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Seven bikes(8 posts)

Seven bikeselviento
Mar 6, 2003 9:32 AM
To the Seven fans out there:

Is there any possible practical or aesthetic reason for the complication in the design of this frame???
yesBrad S
Mar 6, 2003 9:52 AM
for a big strong guy, it provides a very stable saddle platform on which to turn big gears. The more seatpost you have exposed, the more flexy things get. I hate flex in seatposts, so I am not a fan of the compact design for that reason also. And this is a dedicated TT bike where someone is more concerned about staying seated and turning over big gears, and any excess seatpost flex is wasted motion.
I am not convinced at allelviento
Mar 6, 2003 2:09 PM
First, in TTing, where fluidity and smoothness is key, seatpost flex is never a problem. Also if you want just higher rear end, just get a sloping toptube like those 80's TT bikes. There is no need for multiple triangles here.

If we are talking about big strong guys, we are talking about someone like Abroham Olano. But if you remember, his bike has like 2 feet of seatpost sticking out, so that'd be 5-6 times of flex compared to this Seven.

I think it is a bad engineering job (whether by Seven or requested by the customer).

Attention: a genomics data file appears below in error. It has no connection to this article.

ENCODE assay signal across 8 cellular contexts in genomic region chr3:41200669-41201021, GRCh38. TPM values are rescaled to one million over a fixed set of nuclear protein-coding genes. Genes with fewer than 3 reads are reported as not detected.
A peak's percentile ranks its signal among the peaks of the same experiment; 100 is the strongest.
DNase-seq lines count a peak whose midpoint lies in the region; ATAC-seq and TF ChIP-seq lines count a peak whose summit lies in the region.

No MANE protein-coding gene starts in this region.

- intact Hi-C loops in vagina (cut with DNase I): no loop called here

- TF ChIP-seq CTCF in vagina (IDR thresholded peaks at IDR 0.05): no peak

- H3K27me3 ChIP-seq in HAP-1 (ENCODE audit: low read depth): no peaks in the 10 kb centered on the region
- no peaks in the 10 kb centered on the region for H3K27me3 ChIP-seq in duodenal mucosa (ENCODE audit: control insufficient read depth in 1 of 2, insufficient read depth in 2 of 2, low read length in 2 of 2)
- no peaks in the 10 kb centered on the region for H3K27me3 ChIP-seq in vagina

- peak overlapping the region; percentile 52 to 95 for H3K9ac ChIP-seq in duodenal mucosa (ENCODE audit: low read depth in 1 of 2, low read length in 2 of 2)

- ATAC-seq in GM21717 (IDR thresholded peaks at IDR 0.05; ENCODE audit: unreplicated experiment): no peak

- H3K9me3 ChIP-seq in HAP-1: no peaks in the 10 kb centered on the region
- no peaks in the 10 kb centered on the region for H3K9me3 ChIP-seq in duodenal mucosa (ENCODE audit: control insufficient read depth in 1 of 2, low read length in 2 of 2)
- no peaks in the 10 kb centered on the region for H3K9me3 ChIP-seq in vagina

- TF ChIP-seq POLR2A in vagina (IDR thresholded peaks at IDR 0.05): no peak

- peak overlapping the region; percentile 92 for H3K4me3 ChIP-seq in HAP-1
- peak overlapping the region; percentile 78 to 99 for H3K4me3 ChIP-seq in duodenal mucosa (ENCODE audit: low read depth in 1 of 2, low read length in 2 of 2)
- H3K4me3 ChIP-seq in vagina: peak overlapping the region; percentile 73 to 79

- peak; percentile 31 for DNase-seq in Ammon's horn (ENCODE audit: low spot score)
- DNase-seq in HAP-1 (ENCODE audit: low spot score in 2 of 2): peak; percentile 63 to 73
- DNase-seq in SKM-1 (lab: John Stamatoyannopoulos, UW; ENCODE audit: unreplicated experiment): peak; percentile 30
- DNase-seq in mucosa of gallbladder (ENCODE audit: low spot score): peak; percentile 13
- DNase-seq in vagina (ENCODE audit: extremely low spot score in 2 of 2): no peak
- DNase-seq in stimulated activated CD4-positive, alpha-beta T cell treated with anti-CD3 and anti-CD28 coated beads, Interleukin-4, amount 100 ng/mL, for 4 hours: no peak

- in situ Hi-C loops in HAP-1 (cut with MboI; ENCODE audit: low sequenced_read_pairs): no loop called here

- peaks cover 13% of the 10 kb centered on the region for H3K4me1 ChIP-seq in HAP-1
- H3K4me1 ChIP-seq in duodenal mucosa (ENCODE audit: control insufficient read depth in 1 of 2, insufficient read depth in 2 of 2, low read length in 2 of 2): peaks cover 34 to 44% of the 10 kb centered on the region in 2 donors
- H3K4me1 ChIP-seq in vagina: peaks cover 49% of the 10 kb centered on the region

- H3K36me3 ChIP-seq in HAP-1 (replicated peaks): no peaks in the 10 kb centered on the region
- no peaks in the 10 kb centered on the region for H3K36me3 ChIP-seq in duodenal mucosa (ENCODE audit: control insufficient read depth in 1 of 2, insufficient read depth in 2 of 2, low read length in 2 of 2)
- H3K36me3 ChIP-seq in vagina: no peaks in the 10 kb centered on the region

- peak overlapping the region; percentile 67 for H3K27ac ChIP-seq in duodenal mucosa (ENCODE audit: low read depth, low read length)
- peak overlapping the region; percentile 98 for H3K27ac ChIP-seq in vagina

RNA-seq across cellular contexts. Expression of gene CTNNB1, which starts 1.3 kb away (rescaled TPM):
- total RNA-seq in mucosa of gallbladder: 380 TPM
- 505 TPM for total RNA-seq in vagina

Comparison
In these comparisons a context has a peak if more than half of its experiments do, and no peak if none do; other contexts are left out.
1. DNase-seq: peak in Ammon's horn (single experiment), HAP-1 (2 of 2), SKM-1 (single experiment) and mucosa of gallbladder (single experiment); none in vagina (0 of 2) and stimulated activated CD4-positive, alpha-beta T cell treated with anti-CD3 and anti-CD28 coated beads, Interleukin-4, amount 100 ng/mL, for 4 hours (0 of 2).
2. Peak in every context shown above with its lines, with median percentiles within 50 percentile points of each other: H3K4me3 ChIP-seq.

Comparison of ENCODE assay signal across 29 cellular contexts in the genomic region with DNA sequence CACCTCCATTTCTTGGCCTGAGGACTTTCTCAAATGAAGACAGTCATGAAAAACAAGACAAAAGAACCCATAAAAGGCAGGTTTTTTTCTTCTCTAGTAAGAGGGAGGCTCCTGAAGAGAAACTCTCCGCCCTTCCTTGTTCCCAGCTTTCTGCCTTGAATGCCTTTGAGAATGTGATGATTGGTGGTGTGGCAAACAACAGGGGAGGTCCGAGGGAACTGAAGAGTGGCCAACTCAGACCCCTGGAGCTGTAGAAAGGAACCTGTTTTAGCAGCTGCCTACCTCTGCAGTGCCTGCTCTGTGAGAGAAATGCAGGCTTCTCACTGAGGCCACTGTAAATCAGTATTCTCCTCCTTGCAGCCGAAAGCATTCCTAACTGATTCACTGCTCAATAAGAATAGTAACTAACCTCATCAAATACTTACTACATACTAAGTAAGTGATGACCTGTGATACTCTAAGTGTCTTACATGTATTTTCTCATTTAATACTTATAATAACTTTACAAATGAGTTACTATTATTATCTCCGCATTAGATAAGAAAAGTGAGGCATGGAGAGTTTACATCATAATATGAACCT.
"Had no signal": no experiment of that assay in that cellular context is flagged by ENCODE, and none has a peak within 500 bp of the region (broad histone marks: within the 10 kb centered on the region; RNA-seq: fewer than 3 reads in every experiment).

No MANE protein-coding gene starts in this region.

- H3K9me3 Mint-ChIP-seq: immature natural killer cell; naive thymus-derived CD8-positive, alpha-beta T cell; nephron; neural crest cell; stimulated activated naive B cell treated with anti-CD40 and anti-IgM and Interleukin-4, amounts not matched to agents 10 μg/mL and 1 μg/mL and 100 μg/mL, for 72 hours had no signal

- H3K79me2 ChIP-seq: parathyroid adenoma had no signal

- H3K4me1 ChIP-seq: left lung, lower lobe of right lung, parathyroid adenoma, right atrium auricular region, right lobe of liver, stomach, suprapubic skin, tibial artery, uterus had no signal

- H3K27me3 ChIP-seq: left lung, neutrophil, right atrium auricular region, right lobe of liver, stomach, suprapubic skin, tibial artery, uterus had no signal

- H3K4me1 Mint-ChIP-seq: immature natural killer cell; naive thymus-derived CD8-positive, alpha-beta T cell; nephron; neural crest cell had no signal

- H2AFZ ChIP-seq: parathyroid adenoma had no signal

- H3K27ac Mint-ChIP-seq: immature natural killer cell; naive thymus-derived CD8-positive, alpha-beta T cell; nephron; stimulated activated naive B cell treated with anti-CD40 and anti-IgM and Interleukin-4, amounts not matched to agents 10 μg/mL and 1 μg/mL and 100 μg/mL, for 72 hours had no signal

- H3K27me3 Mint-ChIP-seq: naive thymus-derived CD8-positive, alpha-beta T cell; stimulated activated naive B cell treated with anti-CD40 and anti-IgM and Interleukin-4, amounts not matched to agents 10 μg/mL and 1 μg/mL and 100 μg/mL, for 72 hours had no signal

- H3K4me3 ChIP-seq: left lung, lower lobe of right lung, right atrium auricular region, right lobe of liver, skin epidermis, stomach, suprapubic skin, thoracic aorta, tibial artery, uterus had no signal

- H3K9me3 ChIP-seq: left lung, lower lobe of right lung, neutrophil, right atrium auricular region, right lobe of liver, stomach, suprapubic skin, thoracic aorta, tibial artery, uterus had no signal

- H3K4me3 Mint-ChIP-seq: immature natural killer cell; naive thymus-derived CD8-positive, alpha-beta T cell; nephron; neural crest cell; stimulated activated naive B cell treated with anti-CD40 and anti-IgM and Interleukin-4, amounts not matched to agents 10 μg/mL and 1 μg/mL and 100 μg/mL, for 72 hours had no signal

Nice bike.rogue_CT1
Mar 6, 2003 3:57 PM
Is that your bike elviento? Are you interested in selling it? What size is it?
My guess...Brooks
Mar 6, 2003 9:55 AM
a triathlon or time trial bike. To keep the handlebars low and the seat at proper distance to crank (although that's quite a seat to bars drop, IMHO)and without an overlong stem, they extended the seat tube and gave it additional support. Purely a guess, however.
SureMel Erickson
Mar 6, 2003 10:01 AM
but for the real reason you'd have to ask the owner or Seven. Seven will modify their designs to fit the needs of the individual buyer. I suspect the owner of this bike had a specific reason and worked with Seven on the design and, voila, the above frame is produced. Unless someone here knows the owner or someone at Seven we can't really answer the question.
as mentioned...Akirasho
Mar 6, 2003 11:55 AM
... it would appear to be an attempt at getting a minimal headtube... and stiffer main triangle... but judging by the stem/bar combo... there must be more to the story.

Be the bike.
drop the top tube so you can get a lower....tyrius
Mar 6, 2003 1:53 PM
headtube height. This would allow for a huge drop from seat to bars and a very aggresive aero position. Would need to be very flexible to ride in this and also need to make sure you have to right seat tube angle so you don't lose power from a closed hip angle.

As someone above mentioned, may have been made for a tri bike.